Very thoughtful post by Willard McCarty in the Digital Humanities newsletter:
In the wake of the latest terrorist attack in London, the Scottish novelist and editor Andrew O’Hagan spoke on Radio 4 this morning about the Internet.
He recalled the millenarian hopes for it during his youth and contrasted them with what has become of it in the hands of those with evil intentions. His conclusion (spoken in sorrow) was that “We are not good enough as people to have an unrestricted network”. We need “a battalion of mindful editors” to regulate it, he said.
Perhaps neither seems surprising now; once, as O’Hagan remarked, the Internet seemed to many a cure for the world’s problems, as indeed the telephone did in its early days. But the darkness visible of terrorism isn’t the only sign of the times. I think, for example, of that unmoderated online forum recently shouted down during a discussion of the word ‘motherboard’ and then shut down to figure out where from here. Yes, professionally we live in a sheltered world, but the problems at the root of seemingly minor annoyances are very real — and applicable out there, where people run mortal risks.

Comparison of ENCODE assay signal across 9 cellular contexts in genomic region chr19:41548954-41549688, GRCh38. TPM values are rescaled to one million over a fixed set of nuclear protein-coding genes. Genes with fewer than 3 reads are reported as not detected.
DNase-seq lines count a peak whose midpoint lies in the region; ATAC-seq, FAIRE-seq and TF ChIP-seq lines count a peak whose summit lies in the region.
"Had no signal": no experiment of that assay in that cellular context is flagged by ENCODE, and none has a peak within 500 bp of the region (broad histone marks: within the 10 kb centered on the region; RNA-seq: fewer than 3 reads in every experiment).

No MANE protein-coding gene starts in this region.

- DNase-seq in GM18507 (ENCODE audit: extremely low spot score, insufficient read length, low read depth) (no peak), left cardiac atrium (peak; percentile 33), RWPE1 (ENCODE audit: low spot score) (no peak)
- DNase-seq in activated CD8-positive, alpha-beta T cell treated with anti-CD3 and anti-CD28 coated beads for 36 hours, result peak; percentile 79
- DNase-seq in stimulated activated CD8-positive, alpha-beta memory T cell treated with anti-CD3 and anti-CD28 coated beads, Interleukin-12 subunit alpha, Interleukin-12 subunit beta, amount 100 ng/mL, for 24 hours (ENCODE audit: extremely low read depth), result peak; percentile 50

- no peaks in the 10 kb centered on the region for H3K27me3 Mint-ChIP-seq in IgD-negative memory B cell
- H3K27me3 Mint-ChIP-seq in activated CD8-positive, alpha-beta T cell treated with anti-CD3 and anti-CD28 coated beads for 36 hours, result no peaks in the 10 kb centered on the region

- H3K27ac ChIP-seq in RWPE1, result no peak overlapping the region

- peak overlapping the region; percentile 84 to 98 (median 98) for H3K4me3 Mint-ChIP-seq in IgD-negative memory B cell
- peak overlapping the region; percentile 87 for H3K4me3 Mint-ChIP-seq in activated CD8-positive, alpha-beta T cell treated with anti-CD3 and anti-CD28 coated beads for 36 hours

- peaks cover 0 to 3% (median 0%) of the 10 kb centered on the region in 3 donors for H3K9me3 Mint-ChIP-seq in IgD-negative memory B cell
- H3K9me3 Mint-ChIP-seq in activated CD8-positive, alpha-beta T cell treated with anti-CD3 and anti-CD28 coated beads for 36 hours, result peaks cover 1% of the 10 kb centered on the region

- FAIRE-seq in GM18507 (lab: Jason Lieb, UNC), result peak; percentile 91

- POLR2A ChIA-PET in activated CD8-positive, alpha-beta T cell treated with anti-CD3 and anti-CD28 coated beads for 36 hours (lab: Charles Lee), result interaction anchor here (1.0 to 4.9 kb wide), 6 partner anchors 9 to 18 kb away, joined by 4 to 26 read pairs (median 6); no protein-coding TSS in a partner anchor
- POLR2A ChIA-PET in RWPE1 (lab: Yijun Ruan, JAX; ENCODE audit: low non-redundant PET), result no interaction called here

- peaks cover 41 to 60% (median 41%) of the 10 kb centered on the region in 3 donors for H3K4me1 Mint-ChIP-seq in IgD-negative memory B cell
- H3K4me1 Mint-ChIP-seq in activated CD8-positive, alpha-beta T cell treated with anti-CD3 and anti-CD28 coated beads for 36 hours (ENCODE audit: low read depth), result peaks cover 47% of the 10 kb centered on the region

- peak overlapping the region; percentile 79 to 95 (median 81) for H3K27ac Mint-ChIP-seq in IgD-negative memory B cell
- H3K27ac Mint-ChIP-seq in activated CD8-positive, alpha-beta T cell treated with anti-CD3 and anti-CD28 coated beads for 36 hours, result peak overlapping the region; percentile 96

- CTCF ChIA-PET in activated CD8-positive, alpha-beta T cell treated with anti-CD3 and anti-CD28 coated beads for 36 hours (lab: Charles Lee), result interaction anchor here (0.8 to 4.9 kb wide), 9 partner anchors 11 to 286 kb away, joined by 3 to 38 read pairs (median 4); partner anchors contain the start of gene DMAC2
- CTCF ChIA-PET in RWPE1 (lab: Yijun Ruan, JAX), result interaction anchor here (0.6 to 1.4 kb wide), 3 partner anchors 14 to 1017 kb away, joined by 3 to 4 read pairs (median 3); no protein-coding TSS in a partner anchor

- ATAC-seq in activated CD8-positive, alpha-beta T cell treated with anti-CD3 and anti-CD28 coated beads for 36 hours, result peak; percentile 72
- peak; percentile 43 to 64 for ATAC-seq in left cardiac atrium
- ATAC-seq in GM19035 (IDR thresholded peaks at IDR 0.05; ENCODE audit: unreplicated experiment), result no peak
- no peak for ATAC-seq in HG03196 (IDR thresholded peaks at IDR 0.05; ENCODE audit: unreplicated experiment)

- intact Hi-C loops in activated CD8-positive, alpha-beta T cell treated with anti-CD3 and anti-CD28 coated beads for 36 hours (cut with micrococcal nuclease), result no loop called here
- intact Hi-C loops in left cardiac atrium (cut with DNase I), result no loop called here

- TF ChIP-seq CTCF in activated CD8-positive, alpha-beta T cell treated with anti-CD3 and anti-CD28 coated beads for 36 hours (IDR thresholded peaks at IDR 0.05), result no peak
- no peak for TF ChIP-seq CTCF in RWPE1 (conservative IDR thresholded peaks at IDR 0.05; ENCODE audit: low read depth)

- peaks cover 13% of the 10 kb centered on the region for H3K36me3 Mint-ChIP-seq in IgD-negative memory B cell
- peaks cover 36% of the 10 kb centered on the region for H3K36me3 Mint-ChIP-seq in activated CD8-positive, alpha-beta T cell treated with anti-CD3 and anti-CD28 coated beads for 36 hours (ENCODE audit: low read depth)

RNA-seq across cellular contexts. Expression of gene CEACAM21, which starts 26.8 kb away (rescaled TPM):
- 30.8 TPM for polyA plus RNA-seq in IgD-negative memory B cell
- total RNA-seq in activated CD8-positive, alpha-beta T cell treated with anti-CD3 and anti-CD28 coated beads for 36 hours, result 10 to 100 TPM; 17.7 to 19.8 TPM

Consider that the “battalion of mindful editors” requires the recruitment and training our universities should be able to give, indeed should be giving. But they are crippled, as social anthropologist Marilyn Strathern wrote in 1992, by an Enterprise Culture which “like a slick that smothers everything in shine” gives us workplaces “where students are supposed to mean numbers, public accountability must be interpreted as resource management, and education has to appear as a service for customers”.1
Marilyn Strathern, “Introduction: Artificial Life”, in Reproducing the Future: Anthropology, Kinship and the New Reproductive Technologies (Manchester University Press, 1992), p.8. ↩